As the director of the first and oldest national park, the superintendent of Yellowstone National Park’s opinions and decisions can shape those of superintendents around the country. Yellowstone continues to be the first and most famous model of conservation, so other national parks look to it for decisions about conservation, population management, tourism, and other major issues. Because the superintendent of YNP has such far-reaching influence, it is crucial that they hold values of environmental preservation and health close.
Unfortunately, the superintendent’s position is vulnerable to political shifts. The National Park Service is housed under the Department of the Interior (DOI), an executive department responsible for the management of federal lands and resources. The DOI, headed by the Secretary of the Interior, regulates the National Park Service — which includes appointing and overseeing its directors. Events in the past few months involving the superintendent have been a reminder of the politicization of the role and the sickening fact that politics continue to violate quality of life and human rights efforts.
The current superintendent of Yellowstone, Daniel N. Wenk, has spent over four decades working for the National Park Service. He has held the position for seven years, overseeing and managing “more than 2.2 million acres, a staff of 800, and an annual budget of more than $60 million.” After turning down a transfer opportunity to Washington D.C. offered by Secretary of the Interior, Ryan Zinke, Wenk realized that this proposed reassignment was an attempt to remove him from his current position. Wenk announced on June 1st of this year that he planned to retire in March 2019— he created a firmer timeline for his retirement and started to search for a dependable replacement he could recommend to the DOI. He felt that he had reached a “gentleman’s agreement” with Secretary Zinke: he would retire earlier than he had originally planned, but Zinke would let him retire with dignity and honor instead of forcing him to transfer. On June 4th, less than a week after superintendent Wenk proposed an early retirement in 2019, the Department of the Interior informed him that he must take the reassignment or retire by this August. Angry that the implicit agreement had been violated and still opposing a transfer to D.C., Wenk is now being made to retire in less than a month.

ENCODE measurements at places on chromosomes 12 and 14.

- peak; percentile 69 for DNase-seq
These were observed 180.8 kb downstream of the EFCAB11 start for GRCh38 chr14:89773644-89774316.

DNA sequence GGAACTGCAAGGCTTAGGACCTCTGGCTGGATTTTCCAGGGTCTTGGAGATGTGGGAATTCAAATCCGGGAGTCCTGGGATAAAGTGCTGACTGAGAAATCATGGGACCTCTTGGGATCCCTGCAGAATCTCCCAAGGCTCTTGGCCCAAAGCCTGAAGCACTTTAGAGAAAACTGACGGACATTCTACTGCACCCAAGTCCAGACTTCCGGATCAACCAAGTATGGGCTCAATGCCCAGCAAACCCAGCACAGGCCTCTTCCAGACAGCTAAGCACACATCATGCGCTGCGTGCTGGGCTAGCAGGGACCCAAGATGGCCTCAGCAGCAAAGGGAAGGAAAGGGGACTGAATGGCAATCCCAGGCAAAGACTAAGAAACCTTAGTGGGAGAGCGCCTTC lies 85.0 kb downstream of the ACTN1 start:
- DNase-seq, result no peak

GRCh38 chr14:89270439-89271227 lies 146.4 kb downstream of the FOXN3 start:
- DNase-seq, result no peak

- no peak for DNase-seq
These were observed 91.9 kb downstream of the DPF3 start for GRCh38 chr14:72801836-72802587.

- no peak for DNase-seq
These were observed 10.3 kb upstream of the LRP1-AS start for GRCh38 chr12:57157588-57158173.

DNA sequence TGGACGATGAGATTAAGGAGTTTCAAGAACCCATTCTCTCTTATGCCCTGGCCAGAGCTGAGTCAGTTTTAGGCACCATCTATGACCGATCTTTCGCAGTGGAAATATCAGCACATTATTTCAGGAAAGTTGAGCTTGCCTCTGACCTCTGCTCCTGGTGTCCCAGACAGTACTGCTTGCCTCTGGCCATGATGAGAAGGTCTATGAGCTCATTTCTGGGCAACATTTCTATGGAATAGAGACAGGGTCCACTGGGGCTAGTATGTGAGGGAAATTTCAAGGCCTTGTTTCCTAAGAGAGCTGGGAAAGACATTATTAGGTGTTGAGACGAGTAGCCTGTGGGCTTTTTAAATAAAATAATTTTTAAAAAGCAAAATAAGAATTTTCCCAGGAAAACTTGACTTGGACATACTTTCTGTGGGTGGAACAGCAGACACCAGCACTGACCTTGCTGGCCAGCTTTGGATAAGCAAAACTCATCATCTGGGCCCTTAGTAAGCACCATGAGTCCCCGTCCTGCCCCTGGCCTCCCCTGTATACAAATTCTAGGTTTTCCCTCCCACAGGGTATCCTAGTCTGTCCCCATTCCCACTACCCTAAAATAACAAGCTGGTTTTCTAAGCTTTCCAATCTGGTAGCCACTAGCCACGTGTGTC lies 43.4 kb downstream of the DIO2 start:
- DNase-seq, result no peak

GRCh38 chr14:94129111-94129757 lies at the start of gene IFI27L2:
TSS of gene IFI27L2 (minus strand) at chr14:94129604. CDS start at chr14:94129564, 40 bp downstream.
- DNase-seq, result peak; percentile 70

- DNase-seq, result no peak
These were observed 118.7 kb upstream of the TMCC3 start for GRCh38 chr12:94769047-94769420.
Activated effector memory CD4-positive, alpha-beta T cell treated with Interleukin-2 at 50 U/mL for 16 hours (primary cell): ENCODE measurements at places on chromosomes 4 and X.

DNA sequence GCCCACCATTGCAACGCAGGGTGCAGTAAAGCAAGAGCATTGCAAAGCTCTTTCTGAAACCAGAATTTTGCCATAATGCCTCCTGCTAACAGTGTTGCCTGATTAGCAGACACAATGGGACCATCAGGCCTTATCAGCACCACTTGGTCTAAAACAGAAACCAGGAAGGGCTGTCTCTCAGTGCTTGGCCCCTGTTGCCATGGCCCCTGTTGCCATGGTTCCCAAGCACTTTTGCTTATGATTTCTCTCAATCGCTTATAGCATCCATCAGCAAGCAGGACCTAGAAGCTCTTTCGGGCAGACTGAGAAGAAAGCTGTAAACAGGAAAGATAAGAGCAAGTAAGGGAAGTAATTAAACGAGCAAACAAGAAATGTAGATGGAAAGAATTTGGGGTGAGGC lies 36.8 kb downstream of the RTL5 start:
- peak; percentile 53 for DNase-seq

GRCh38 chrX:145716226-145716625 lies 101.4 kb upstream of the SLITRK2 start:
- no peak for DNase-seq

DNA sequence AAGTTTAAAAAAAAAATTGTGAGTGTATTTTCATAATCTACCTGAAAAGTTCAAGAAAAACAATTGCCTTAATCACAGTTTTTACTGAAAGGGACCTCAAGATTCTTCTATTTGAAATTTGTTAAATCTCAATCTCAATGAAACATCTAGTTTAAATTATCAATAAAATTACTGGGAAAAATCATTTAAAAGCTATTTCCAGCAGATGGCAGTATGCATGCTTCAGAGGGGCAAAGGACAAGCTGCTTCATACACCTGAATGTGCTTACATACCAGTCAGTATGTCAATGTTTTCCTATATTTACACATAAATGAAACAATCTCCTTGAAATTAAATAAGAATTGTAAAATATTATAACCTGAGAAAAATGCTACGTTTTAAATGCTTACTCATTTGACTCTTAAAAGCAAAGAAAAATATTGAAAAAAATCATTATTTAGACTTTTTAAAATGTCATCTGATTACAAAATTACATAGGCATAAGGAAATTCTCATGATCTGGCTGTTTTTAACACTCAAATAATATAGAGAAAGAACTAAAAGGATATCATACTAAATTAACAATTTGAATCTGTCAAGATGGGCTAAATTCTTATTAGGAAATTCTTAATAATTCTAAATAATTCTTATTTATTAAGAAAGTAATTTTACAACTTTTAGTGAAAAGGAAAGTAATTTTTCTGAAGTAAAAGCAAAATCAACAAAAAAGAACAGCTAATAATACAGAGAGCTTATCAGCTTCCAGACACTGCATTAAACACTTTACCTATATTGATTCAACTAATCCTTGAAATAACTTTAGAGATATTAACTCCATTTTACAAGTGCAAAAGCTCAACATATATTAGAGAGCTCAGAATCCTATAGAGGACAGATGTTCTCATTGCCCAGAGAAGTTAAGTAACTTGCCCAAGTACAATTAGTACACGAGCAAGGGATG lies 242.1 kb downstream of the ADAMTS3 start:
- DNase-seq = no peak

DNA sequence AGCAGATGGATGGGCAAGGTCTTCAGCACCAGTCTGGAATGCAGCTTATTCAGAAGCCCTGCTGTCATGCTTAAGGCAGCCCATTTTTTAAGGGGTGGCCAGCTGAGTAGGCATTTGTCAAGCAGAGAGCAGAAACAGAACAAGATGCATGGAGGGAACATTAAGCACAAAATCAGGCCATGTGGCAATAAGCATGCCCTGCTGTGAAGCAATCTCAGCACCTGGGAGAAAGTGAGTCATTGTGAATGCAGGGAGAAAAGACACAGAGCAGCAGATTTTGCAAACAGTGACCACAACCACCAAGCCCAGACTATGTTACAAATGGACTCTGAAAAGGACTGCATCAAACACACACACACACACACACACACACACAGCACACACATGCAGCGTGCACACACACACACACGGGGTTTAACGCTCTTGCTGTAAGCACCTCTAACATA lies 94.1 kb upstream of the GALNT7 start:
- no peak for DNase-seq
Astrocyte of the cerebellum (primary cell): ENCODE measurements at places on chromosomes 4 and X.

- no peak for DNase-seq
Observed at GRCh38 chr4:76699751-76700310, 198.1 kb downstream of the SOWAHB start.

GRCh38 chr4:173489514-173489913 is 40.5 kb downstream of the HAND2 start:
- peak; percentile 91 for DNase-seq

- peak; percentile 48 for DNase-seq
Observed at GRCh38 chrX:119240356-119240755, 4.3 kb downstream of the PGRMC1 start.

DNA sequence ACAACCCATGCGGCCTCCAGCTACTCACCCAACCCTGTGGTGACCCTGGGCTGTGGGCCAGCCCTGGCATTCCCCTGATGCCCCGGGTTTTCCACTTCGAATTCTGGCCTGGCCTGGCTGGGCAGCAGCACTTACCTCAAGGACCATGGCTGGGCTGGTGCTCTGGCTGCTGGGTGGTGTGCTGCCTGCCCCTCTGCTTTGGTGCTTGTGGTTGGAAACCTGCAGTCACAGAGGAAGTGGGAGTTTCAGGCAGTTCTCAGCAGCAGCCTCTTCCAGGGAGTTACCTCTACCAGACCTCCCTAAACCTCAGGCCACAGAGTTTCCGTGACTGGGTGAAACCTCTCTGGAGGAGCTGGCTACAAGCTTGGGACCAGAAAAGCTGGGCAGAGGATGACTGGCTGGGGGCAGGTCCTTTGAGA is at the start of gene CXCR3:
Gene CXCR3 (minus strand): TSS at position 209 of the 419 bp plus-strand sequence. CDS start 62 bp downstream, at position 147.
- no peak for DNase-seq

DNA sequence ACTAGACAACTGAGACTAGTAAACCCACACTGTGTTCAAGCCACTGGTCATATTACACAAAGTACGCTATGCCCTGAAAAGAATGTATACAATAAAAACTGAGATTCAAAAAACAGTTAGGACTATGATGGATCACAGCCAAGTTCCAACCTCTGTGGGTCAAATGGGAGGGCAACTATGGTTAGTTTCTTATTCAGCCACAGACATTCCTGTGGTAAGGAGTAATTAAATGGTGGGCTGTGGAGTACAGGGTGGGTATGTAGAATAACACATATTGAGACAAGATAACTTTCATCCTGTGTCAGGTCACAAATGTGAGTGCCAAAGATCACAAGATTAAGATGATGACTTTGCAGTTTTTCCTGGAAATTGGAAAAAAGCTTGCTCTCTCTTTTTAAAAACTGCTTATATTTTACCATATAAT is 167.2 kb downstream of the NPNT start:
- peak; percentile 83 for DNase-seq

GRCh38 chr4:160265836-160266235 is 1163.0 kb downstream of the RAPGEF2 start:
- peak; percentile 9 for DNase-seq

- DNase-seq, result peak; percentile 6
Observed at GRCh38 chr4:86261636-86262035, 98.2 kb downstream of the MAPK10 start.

Dan Wenk’s forced retirement showcases our current administration’s ignorance and disregard for a conservation-based approach to public land management. In truth, Wenk and his “modern enlightened conservation ethic” present an obstacle to Trump and other members of his administration, who have strong ties to oil and gas industries and have expressed their view of economic prosperity over environmental protection. Because of this perspective divide, many believe that the forced retirement was “a thinly-veiled attempt to undermine a number of agencies that have a mission of environmental protection at their core.” Some even argue that Zinke’s action was meant to “punish Wenk ostensibly because of his outspoken support for conservation.” Even Wenk himself speculated that the move was meant to discourage further pro-environment action, saying: “I feel this is a punitive action.”